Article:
Turkmenistan to Uzbekistan
Moving north from Iran lies the region of Central Asia, with countries such as Turkmenistan, Uzbekistan and Kazakhstan offering a glimpse into another world. Renowned for their expertise on horseback, youngsters are proficient in the saddle before the age of 5.
For a longer trip into the region, you can combine a visit around Turkmenistan and Uzbekistan with travels from Armenia, Azerbaijan and Iran moving on to finish finally in Beijing.
A much longer expedition, starting in Istanbul and finishing in Beijing, takes around 16 weeks to complete, travelling by truck to see parts of the countries that standard tourist trips don’t visit promises to deliver memories you will never forget.
Week 9: Turkmenistan
A wonderful contradiction of opulence and desolation, Turkmenistan is a country of people who love to extend a warm welcome to visitors.
With snowy mountain peaks, hot arid desert plains and lavish marbled architecture, Turkmenistan is a visually stunning country of extremes.
More than 80% of the country is covered by the scorching Karakum Desert, with undulating sand dunes and blistering temperatures making Turkmenistan the hottest place in Asia. However, in the winter months, it can be freezing, with temperatures plunging to arctic levels.
A view from the Karakum Desert, Turkmenistan
Despite the heat, it’s a good idea to keep shoulders and knees covered in Turkmenistan, particularly when visiting memorials or places of worship to prevent unintentional offence.
Because Turkmenistan is such a hot country and the terrain unforgiving in parts, there are far lower levels of tourism than elsewhere in the area. This means it’s possible to enjoy some of the fascinating attractions without the crowds.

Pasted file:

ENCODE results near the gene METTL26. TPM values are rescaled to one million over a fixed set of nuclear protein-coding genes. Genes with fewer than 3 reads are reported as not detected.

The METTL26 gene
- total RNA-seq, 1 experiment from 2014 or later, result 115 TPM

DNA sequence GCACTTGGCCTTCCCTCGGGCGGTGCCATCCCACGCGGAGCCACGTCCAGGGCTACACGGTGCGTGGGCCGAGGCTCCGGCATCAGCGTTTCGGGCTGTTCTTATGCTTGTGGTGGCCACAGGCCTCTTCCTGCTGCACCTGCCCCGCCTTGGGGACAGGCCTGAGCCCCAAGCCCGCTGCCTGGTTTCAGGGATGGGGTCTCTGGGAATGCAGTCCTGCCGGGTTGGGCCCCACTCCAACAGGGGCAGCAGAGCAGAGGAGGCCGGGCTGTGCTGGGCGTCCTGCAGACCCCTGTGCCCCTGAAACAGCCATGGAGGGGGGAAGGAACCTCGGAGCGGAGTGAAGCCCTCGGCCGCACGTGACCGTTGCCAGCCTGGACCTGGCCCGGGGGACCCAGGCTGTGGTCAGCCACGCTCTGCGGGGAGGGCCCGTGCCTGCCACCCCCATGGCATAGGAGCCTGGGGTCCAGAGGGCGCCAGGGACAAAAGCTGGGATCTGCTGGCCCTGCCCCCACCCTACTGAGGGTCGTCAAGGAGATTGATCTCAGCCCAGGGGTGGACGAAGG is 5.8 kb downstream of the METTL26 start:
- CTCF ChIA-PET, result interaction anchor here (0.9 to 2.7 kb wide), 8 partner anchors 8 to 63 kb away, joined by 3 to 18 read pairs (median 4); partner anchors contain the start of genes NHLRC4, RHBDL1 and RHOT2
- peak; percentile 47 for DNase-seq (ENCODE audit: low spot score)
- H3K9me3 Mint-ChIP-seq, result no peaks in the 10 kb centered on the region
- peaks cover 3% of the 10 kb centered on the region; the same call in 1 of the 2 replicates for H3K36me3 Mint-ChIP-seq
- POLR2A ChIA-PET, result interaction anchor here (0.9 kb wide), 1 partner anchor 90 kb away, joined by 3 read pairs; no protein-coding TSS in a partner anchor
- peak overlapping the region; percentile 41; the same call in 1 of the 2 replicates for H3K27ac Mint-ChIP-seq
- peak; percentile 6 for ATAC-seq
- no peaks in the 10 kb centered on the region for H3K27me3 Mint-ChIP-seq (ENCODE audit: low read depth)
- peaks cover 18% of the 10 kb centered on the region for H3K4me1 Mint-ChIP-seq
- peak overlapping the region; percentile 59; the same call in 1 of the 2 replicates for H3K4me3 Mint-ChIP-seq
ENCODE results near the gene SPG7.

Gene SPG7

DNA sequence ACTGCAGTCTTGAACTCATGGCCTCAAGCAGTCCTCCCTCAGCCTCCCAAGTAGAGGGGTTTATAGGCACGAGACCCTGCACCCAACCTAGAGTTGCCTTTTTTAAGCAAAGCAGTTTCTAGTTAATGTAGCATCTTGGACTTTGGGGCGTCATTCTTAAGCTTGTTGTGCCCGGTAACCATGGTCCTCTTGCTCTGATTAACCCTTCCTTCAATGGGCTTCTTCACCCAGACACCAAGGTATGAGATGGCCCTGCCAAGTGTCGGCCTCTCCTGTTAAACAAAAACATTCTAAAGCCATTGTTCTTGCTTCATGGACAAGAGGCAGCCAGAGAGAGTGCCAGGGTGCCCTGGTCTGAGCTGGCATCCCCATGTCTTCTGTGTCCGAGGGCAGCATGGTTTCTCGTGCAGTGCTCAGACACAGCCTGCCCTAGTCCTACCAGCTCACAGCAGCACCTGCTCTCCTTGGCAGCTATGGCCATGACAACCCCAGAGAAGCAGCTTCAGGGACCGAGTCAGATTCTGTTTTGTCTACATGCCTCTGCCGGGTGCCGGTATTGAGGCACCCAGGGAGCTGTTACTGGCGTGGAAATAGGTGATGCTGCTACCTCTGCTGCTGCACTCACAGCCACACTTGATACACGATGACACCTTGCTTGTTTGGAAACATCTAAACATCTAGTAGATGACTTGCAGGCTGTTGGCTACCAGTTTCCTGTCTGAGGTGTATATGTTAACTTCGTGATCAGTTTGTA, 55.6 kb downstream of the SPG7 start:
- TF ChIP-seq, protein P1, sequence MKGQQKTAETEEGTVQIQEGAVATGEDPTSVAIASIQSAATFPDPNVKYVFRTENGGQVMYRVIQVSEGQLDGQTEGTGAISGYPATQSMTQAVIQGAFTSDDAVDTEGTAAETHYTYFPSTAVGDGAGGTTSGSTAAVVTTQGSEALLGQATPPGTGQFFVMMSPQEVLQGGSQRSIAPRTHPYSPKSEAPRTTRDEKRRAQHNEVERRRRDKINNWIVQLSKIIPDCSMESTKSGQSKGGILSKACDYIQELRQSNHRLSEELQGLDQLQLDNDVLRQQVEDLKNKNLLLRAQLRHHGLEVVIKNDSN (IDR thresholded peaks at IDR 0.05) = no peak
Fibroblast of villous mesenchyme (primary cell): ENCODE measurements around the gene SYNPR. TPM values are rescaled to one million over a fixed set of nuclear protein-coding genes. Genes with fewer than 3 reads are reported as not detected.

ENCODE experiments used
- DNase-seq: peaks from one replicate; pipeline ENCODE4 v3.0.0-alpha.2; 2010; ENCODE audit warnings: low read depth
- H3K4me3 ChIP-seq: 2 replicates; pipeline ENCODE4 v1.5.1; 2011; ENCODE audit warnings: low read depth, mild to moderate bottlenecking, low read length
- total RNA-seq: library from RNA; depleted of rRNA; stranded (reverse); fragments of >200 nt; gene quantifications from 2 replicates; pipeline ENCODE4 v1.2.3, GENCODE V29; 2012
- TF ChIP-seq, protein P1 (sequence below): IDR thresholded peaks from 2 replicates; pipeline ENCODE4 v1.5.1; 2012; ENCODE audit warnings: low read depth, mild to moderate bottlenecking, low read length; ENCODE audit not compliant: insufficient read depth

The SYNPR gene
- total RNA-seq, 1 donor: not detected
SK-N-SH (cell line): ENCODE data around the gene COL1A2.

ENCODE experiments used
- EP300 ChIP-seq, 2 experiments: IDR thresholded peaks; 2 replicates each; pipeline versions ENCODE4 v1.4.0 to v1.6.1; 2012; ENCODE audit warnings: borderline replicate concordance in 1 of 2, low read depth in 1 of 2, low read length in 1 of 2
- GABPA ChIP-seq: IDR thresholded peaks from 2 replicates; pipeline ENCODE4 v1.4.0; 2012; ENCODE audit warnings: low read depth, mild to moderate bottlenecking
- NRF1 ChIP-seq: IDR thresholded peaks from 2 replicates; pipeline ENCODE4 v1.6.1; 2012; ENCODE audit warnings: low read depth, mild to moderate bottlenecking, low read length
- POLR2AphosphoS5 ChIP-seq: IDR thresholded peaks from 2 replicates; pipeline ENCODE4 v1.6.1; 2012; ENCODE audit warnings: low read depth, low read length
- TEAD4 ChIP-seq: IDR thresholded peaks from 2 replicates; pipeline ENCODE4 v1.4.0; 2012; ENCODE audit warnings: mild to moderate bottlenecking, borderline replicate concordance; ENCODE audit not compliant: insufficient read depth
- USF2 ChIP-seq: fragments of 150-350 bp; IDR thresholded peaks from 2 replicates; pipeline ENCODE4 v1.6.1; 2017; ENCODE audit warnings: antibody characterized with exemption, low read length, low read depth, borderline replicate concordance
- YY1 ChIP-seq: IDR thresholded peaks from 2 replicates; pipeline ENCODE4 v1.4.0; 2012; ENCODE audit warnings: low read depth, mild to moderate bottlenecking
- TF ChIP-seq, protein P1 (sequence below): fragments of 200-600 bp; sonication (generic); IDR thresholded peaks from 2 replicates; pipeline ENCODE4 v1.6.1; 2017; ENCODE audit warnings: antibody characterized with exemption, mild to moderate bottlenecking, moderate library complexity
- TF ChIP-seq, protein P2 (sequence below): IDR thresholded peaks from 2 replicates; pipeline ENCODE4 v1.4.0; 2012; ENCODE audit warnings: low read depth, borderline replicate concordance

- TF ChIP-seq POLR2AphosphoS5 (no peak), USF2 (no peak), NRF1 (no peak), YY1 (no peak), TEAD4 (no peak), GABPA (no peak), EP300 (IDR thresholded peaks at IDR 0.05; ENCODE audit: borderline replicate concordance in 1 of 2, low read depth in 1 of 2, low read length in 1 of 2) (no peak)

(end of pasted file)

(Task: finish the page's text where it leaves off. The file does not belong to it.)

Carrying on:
Ashgabat is the capital city and in stark contrast to many of the more traditional areas. Destroyed by an earthquake in 1948, the current city’s architecture only dates back less than 70 years. Some of the monuments are simply spectacular, such as the Arch of Neutrality, a 75 metre memorial which features a 12 metre spinning statue of the late President Niyazov.
Bakharden lies 90 kilometres west of Ashgabat and offers visitors the chance to bathe in a hot mineral lake known as Father of Lakes (Kov Ata), remaining at a balmy 37°C all year round.
But for a really stunning phenomenon, the Doors to Hell in Darvaza are worth a trip. Not exactly a natural occurrence, this fascinating sight was caused by a drilling mishap which created a giant hole in the desert. In a bid to get rid of the potentially dangerous natural gases, the hole was ignited…but the fire has remained alight for the last 40 years.
Doors to Hell, Darvaza, Turkmenistan
For a slighter calmer look at the Turkmenistan landscape, Chuli offers a mountain resort with stunning alpine views and a scenic gorge. There’s accommodation available on location and visitors who are fit enough can go climbing or hiking.
Throughout the whole country, there are lots of opportunities to see the landscape from horseback, a truly unique chance. This method of transport is central to the Turkmenistan way of life, with an old folk saying advising, ‘Get up in the morning, greet your father and then see your horse’.